In the past two weeks, the UK has witnessed the biggest public protest in its history.

The Muslim community has come out in force to protest against the UK’s decision to leave the European Union, a decision which has been hailed as a major step towards freedom and democracy.

But a new poll, conducted by the Public Policy Forum, shows that many Muslims remain divided.

In a recent poll conducted by Ipsos MORI, the Public Opinion Foundation, the majority of Muslims surveyed in Britain still want to remain part of the UK and to remain within the EU.

This poll, which surveyed 3,100 people, found that 71 percent of Muslims in the UK support remaining in the EU, while 24 percent said they were opposed to it and 4 percent were unsure.

The results, conducted via telephone interviews in April and May, were released by the PPPF as part of their latest survey on the views of Muslims across Britain.

The poll found that a majority of respondents wanted to remain in the European single market, and a majority supported free movement of people and goods within the country.

However, only 27 percent of respondents said they wanted to leave, and only 6 percent said that they wanted a ban on all Muslim immigration to Britain.

Polls have been conducted on the issue of Islam in Britain since 2006, and the results have been mixed.

In 2011, a poll found 53 percent of British Muslims wanted to join the British Labour Party, while only 37 percent said the same.

While this latest poll shows that Muslim views on the EU remain divided, a number of other findings emerge from the survey.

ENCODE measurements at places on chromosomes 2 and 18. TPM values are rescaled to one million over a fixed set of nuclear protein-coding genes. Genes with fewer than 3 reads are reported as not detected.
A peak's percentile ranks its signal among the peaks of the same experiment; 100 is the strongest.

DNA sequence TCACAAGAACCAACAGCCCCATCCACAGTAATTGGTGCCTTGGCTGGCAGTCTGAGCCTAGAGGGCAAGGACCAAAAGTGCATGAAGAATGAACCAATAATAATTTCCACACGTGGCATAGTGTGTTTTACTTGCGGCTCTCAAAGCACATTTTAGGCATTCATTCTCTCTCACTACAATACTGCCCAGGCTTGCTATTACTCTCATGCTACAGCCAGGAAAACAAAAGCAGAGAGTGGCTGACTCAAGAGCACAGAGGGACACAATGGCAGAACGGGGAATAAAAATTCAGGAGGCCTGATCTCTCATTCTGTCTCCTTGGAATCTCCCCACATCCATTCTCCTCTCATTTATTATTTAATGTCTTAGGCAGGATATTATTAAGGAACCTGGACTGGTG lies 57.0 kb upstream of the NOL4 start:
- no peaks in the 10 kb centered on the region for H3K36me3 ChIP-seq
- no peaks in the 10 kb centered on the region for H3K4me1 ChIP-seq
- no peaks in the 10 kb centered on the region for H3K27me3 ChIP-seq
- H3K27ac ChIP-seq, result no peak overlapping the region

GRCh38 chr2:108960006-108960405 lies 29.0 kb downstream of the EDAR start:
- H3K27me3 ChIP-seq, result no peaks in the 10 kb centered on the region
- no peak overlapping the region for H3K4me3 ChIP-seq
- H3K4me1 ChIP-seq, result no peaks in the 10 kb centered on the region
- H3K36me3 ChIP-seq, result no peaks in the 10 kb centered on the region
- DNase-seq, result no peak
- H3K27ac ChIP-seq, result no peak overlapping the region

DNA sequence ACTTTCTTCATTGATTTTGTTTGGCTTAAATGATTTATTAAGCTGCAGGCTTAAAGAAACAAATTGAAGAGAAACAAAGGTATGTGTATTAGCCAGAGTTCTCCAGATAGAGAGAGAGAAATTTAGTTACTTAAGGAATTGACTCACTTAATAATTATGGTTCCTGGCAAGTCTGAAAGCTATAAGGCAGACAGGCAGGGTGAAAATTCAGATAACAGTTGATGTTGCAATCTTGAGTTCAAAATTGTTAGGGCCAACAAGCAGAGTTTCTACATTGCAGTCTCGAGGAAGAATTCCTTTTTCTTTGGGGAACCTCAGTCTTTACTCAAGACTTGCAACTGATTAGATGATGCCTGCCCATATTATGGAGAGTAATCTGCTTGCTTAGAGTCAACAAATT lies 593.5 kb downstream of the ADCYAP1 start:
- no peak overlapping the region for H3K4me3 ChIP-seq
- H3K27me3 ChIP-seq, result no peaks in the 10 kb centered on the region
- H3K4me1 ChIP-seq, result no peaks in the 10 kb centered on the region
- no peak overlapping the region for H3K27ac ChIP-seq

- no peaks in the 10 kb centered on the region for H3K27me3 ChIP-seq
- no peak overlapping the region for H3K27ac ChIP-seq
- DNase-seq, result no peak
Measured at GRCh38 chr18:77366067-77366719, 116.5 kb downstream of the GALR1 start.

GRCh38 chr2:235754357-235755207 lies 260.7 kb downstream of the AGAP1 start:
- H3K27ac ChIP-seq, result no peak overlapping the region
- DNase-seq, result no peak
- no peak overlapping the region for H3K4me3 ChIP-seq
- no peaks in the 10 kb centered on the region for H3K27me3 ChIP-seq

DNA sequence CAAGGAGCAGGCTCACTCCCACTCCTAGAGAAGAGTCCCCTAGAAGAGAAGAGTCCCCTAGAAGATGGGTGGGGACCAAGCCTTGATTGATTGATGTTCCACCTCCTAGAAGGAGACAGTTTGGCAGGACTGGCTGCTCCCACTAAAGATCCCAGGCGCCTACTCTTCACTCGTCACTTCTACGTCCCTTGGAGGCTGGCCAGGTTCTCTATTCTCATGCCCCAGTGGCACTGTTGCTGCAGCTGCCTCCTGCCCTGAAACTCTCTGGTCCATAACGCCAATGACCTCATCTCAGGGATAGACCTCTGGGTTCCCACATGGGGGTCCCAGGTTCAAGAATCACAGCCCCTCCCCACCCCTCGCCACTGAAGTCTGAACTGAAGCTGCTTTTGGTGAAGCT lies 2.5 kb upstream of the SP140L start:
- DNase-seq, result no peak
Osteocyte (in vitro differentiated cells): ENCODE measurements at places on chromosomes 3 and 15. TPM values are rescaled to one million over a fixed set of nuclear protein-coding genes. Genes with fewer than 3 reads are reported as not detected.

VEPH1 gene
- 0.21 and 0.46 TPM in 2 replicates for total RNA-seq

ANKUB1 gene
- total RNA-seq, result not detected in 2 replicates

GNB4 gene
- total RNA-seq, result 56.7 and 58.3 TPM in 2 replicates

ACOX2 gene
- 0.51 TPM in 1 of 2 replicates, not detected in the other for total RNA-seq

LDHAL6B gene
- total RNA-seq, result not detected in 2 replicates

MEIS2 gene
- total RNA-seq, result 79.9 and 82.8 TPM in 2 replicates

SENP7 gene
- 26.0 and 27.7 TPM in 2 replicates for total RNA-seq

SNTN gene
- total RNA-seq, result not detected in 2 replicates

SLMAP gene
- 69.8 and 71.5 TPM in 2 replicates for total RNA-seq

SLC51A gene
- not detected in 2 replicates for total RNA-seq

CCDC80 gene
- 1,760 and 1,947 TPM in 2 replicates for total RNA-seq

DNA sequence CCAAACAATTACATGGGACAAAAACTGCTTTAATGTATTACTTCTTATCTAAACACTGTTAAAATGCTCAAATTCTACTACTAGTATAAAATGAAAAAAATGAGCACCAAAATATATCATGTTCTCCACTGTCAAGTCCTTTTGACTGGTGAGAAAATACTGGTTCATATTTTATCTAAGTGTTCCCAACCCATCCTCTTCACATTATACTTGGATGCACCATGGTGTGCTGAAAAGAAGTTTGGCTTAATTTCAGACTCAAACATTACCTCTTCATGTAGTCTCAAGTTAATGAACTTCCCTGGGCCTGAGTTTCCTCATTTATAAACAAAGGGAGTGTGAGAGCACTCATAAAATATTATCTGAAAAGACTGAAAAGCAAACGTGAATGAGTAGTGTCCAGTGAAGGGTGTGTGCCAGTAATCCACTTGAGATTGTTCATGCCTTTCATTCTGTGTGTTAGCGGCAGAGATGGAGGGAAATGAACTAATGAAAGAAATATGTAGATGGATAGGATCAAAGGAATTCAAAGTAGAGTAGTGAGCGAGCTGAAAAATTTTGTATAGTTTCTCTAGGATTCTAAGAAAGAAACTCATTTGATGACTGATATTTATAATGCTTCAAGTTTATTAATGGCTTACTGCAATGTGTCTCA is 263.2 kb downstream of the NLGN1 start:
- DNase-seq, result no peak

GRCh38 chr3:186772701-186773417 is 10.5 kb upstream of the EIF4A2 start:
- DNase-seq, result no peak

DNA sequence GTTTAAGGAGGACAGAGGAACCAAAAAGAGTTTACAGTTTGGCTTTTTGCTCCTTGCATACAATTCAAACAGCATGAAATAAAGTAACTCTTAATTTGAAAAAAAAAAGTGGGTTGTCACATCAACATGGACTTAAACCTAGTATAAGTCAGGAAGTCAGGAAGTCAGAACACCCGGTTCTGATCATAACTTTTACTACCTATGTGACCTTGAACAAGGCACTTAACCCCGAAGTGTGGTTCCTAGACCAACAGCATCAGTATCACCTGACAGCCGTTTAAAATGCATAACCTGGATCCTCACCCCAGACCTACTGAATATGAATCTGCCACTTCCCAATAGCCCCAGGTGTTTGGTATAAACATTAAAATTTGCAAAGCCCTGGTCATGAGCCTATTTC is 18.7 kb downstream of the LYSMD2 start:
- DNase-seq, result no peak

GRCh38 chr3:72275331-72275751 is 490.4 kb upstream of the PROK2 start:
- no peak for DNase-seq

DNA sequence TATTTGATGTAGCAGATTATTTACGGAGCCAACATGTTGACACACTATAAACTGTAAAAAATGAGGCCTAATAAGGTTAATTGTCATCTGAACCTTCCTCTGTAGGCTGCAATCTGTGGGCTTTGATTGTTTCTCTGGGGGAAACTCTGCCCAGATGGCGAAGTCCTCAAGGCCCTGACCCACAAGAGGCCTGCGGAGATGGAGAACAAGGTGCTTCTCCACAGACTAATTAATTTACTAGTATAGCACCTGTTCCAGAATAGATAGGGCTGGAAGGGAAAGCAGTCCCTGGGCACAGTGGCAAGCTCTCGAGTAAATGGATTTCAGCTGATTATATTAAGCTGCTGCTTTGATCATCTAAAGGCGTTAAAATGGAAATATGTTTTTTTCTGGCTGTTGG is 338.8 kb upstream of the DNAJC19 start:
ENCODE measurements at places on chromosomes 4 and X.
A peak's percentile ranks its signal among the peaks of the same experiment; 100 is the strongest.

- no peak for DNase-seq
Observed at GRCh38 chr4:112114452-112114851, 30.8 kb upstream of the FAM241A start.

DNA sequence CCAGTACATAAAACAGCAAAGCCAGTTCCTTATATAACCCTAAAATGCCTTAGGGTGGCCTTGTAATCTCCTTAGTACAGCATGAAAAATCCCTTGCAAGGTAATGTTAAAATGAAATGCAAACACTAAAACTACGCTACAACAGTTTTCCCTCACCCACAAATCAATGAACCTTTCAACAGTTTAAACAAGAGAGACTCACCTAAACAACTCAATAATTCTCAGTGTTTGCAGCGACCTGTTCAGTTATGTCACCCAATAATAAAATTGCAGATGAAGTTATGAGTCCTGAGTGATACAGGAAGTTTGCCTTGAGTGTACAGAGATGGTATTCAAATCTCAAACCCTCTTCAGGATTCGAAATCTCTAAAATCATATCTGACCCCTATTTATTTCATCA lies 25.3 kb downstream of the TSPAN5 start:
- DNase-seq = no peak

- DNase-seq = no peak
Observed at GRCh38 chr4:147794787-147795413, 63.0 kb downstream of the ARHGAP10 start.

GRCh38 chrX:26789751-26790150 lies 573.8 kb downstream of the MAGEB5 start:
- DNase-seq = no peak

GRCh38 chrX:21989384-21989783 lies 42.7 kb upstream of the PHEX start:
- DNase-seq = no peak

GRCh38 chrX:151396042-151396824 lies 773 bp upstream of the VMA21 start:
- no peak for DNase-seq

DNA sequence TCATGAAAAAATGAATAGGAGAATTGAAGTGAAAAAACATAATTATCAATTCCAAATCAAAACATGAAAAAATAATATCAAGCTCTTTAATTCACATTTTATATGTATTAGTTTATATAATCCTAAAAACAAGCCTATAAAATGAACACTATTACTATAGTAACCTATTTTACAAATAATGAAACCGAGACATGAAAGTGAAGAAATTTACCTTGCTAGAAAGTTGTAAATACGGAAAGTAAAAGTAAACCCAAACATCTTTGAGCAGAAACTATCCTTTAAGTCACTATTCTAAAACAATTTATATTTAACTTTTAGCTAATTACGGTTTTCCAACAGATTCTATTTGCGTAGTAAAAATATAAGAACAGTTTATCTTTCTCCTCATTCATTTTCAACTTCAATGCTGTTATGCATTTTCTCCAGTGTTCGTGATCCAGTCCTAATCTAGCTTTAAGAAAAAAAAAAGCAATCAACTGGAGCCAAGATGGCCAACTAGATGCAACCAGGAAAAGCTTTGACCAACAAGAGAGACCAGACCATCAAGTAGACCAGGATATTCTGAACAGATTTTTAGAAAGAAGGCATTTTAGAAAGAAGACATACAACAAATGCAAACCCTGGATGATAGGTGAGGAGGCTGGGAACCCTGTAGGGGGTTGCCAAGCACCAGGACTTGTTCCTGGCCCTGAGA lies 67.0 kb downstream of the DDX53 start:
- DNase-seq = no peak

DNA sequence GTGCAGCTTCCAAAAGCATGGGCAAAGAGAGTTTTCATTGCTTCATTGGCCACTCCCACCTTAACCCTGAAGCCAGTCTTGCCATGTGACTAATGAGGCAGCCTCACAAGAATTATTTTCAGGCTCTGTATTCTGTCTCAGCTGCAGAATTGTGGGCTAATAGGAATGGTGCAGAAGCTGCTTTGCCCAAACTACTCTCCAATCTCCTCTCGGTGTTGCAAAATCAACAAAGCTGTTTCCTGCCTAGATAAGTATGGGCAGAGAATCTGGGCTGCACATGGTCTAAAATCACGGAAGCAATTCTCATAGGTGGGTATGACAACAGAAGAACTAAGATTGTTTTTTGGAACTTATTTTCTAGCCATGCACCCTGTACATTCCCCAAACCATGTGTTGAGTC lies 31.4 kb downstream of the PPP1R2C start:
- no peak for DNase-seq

Among those who support leaving the EU but want to stay within the UK, there is a substantial majority in favor of the ban on Muslim immigration into the country: 67 percent, while 29 percent are opposed.

Similarly, a majority in the Muslim community supports the ban against Muslims leaving the country after 2020.

But a majority opposes the ban from 2019 onwards: 54 percent, compared to only 21 percent who are in favor.

There is also a large majority of those who want a ban from 2018 onwards: 74 percent, versus 27 percent opposed.

This poll has also shown that a large minority of Muslim voters in Britain want to see a ban imposed on Muslim migrants, a ban that is not supported by most Muslims: 56 percent of those surveyed want a “no-go” zone for Muslim migrants to live in, while 37 percent of the Muslims polled do not support the ban.

Finally, a recent survey conducted by IHS Markit also showed that a significant majority of Muslim respondents support a ban against the burqa and Islamic head coverings.

What is worrying about the UK survey is that Muslims in general support free movement.

Muslims, who make up roughly 13 percent of Britain’s population, have become increasingly vocal about their support for freedom of movement.

For example, in April this year, the Muslim Council of Britain (MCB) held its first-ever conference, which was attended by 1,000 Muslim leaders, to discuss issues of freedom of migration.

These are the reasons why this poll shows Muslims are divided about the EU decision, but it is important to remember that they also have the same views on Islam in general.

According to the latest Ipsos Mori survey, 77 percent of Muslim Britons believe that Britain should be the first place in the world to join an EU country.

This figure is higher than any other country in the survey: 72 percent of Germans, 67 percent of Poles and 66 percent of Italians.